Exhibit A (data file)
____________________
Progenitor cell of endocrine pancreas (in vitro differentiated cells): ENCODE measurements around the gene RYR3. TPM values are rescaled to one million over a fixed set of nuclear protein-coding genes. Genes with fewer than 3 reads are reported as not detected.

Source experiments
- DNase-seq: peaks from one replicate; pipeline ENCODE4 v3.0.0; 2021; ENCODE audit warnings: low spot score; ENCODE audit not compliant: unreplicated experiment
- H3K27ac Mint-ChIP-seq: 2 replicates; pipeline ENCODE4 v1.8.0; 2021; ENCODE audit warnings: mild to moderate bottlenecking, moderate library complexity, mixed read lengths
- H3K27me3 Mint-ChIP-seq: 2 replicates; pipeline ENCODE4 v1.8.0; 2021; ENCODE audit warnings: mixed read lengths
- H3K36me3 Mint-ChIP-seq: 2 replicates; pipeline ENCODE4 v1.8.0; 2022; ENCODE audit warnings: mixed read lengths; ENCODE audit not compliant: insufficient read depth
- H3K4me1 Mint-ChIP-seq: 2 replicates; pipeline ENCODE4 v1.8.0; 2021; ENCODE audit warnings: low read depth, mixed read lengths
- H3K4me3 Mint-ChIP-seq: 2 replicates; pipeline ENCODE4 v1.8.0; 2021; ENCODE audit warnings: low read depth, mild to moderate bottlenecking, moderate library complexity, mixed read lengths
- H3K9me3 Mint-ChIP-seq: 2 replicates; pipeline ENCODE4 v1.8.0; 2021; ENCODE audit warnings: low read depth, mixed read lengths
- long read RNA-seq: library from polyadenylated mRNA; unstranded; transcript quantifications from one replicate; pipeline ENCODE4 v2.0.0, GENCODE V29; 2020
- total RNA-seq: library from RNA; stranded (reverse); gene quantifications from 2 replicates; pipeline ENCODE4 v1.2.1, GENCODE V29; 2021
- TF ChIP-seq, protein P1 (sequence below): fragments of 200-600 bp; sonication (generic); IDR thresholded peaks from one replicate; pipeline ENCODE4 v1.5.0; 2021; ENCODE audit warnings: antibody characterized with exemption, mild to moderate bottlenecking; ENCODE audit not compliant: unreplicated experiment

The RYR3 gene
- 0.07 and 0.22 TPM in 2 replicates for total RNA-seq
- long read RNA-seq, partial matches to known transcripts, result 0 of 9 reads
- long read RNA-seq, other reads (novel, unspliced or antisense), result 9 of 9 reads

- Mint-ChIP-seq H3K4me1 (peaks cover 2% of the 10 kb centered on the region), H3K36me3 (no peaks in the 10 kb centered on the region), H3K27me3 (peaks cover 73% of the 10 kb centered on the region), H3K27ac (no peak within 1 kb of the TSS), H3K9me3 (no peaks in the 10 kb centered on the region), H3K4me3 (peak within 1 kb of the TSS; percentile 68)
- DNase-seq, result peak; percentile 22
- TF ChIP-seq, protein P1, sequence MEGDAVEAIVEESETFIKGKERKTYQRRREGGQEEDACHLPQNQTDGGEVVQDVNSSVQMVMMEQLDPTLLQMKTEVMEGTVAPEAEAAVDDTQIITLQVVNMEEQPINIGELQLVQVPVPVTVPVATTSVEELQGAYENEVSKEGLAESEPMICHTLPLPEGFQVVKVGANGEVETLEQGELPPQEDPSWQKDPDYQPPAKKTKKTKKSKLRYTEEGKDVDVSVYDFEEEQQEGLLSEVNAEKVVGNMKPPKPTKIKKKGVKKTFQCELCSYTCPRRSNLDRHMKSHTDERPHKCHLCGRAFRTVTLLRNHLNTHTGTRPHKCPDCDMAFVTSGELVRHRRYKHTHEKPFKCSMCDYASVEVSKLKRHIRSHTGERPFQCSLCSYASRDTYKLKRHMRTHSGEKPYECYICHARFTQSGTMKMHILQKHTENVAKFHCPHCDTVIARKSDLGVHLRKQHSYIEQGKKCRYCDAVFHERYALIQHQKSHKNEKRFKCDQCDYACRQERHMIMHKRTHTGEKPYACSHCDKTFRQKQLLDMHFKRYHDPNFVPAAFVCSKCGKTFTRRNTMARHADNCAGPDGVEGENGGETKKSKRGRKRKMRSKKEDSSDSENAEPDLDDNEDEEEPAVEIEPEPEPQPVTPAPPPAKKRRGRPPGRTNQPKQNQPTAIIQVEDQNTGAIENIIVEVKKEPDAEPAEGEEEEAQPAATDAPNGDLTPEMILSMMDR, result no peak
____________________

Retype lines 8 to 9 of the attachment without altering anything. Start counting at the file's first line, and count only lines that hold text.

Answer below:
- H3K4me3 Mint-ChIP-seq: 2 replicates; pipeline ENCODE4 v1.8.0; 2021; ENCODE audit warnings: low read depth, mild to moderate bottlenecking, moderate library complexity, mixed read lengths
- H3K9me3 Mint-ChIP-seq: 2 replicates; pipeline ENCODE4 v1.8.0; 2021; ENCODE audit warnings: low read depth, mixed read lengths